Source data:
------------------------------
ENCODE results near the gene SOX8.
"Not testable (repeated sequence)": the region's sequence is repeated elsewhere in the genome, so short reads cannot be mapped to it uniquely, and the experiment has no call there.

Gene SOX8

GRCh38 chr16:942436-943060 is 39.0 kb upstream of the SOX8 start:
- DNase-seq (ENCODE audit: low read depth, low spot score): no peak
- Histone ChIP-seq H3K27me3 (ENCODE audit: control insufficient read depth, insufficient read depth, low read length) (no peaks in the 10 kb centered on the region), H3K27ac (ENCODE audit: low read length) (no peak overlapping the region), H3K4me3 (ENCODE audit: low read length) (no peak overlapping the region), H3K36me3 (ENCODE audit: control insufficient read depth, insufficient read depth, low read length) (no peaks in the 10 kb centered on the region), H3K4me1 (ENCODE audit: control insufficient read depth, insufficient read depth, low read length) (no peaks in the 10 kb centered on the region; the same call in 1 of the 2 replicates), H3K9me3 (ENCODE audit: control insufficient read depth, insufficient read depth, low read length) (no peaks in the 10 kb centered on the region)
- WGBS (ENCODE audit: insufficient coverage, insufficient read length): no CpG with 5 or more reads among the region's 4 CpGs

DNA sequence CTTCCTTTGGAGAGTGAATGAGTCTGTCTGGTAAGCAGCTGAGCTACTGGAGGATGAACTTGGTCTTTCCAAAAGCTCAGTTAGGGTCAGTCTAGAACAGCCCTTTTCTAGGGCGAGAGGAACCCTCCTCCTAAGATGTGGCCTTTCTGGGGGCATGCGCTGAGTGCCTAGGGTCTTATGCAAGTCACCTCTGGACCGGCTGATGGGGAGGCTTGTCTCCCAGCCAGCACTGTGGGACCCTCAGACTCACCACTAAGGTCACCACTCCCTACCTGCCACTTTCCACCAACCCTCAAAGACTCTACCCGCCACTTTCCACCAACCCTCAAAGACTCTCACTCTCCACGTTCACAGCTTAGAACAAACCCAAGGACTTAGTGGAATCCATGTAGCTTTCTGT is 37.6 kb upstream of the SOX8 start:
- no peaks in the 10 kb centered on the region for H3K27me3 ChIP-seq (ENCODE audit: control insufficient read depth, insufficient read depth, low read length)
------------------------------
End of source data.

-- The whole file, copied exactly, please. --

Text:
ENCODE results near the gene SOX8.
"Not testable (repeated sequence)": the region's sequence is repeated elsewhere in the genome, so short reads cannot be mapped to it uniquely, and the experiment has no call there.

Gene SOX8

GRCh38 chr16:942436-943060 is 39.0 kb upstream of the SOX8 start:
- DNase-seq (ENCODE audit: low read depth, low spot score): no peak
- Histone ChIP-seq H3K27me3 (ENCODE audit: control insufficient read depth, insufficient read depth, low read length) (no peaks in the 10 kb centered on the region), H3K27ac (ENCODE audit: low read length) (no peak overlapping the region), H3K4me3 (ENCODE audit: low read length) (no peak overlapping the region), H3K36me3 (ENCODE audit: control insufficient read depth, insufficient read depth, low read length) (no peaks in the 10 kb centered on the region), H3K4me1 (ENCODE audit: control insufficient read depth, insufficient read depth, low read length) (no peaks in the 10 kb centered on the region; the same call in 1 of the 2 replicates), H3K9me3 (ENCODE audit: control insufficient read depth, insufficient read depth, low read length) (no peaks in the 10 kb centered on the region)
- WGBS (ENCODE audit: insufficient coverage, insufficient read length): no CpG with 5 or more reads among the region's 4 CpGs

DNA sequence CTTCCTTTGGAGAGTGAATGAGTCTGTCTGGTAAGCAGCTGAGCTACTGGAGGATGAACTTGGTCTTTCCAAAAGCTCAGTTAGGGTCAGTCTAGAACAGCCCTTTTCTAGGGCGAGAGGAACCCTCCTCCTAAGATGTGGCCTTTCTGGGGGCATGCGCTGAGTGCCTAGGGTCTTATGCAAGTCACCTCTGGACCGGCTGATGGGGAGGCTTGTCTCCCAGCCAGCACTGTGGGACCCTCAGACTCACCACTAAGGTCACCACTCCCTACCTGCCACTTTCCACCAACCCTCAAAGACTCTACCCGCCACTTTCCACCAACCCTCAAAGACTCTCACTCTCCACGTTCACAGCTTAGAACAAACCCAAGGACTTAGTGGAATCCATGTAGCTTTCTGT is 37.6 kb upstream of the SOX8 start:
- no peaks in the 10 kb centered on the region for H3K27me3 ChIP-seq (ENCODE audit: control insufficient read depth, insufficient read depth, low read length)